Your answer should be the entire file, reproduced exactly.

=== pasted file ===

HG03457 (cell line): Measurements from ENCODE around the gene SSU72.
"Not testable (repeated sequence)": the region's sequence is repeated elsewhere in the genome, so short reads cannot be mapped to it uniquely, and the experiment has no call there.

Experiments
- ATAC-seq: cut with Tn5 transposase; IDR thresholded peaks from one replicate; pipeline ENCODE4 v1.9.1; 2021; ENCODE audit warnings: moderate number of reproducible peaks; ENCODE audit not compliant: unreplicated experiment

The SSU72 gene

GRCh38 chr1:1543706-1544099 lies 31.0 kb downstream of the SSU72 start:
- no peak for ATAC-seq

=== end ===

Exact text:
HG03457 (cell line): Measurements from ENCODE around the gene SSU72.
"Not testable (repeated sequence)": the region's sequence is repeated elsewhere in the genome, so short reads cannot be mapped to it uniquely, and the experiment has no call there.

Experiments
- ATAC-seq: cut with Tn5 transposase; IDR thresholded peaks from one replicate; pipeline ENCODE4 v1.9.1; 2021; ENCODE audit warnings: moderate number of reproducible peaks; ENCODE audit not compliant: unreplicated experiment

The SSU72 gene

GRCh38 chr1:1543706-1544099 lies 31.0 kb downstream of the SSU72 start:
- no peak for ATAC-seq